Design inspiration came in the form of day trips, outings and picnics but the children were also encouraged to draw deeply on their imaginations. No criticism was made of their work as developing the children’s confidence was paramount. Slowly, a distinctive style emerged. The most common subjects were aspects of village life and the natural world. Fantastical, imaginary scenes and creatures also featured. These were depicted in bold colour, with wools dyed onsite using natural dyes according to the centre’s emphasis on self-sufficiency.

Most of the committed weavers were female but in 1959 a twelve-year-old boy asked to join the centre. ‘Ali Salim went on to become one of its best-known weavers. The tapestry recently acquired by the V&A was created by Salim. It is dated 1985 and includes the weaver’s signature at the bottom right alongside the initials ‘W.W’ (for Wissa Wassef). On a label on the back, the maker’s name is also given as ‘Korayem Silem’. Typically, the tapestry depicts a scene from the natural world, ‘Animals by the watering hole’, in which elephants wade, baboons play in a tree, lions hunt their quarry (a herd of gazelles) and birds rest in the trees above. Despite its naïve style, the lively animals and the blocks of colour used to depict the trees, plants and natural landscape give the tapestry an energy and dynamism. The weaving technique is characteristic of the art centre’s style which sought to produce ‘woven paintings’ rather than conventional tapestries. Instead of carrying the weft thread across the full width of the loom Salim has used the coloured wool only where it is needed. This has created an uneven tension across the tapestry and a slightly rippled surface.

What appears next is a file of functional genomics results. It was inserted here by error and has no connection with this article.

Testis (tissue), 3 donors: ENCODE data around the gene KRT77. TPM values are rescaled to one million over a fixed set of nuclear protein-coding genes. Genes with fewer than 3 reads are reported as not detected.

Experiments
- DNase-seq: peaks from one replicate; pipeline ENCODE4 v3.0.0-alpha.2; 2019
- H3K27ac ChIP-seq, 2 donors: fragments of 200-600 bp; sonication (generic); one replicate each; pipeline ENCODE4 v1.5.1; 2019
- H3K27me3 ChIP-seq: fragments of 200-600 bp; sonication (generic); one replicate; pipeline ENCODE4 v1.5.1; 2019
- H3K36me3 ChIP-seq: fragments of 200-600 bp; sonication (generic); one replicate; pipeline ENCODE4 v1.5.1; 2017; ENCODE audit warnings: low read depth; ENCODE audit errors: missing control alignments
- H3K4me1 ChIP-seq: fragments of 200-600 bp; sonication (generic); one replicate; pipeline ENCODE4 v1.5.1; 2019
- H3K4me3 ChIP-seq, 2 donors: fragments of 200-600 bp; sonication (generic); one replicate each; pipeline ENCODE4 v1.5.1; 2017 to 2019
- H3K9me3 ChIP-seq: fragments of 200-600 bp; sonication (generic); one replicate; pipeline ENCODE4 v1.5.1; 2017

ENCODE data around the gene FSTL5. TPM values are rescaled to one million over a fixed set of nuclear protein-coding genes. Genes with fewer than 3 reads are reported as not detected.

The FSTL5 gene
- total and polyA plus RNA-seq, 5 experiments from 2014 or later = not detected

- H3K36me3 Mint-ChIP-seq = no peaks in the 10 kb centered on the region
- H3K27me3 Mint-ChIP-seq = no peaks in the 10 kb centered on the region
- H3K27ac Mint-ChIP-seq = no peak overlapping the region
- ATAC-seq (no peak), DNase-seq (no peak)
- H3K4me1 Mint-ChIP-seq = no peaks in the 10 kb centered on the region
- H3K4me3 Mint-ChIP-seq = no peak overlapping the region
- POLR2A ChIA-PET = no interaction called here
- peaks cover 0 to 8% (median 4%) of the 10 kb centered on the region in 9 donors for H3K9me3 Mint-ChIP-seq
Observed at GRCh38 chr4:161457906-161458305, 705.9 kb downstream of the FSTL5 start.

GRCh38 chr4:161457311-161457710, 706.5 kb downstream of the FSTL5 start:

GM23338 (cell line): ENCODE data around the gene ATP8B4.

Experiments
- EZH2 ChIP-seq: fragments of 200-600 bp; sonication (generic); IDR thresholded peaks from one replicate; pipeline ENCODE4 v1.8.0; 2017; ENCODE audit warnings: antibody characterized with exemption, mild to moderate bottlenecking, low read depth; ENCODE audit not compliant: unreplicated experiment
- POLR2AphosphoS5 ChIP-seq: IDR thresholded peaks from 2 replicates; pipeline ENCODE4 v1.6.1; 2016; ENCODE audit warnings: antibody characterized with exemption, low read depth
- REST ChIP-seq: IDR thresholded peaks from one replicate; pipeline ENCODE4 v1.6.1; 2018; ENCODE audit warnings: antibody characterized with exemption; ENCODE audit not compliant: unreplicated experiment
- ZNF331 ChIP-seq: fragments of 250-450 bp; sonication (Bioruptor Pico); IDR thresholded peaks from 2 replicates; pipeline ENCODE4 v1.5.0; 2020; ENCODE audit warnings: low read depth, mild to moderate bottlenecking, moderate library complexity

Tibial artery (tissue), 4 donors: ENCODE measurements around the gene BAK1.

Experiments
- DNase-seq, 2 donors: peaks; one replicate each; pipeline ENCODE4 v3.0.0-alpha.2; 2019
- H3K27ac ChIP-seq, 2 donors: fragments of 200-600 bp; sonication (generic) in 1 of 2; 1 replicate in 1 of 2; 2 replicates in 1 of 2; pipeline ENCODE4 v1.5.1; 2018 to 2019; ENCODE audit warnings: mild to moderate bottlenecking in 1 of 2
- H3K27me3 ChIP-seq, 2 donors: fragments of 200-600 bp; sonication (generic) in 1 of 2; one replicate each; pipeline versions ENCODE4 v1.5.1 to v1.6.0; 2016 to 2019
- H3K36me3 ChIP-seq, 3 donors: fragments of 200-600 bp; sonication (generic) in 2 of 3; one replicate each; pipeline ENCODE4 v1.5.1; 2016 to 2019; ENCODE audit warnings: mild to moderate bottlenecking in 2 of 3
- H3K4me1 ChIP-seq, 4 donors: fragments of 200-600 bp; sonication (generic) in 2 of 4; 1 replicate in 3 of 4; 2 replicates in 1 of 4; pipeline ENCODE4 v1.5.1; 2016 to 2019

The donor of the tapestry brought it from a Harraniyyah workshop the same year it was created. Given to the V&A in 2008, ‘Ali Salim’s piece offers a unique contemporary counterpoint to the Museum’s important and extensive collection of Ancient Egyptian woven textiles.

Woven Masterpieces; Aubusson Fine Art Tapestries

Woven Masterpieces: Aubusson Fine Art Tapestries

November 2014
View Original Article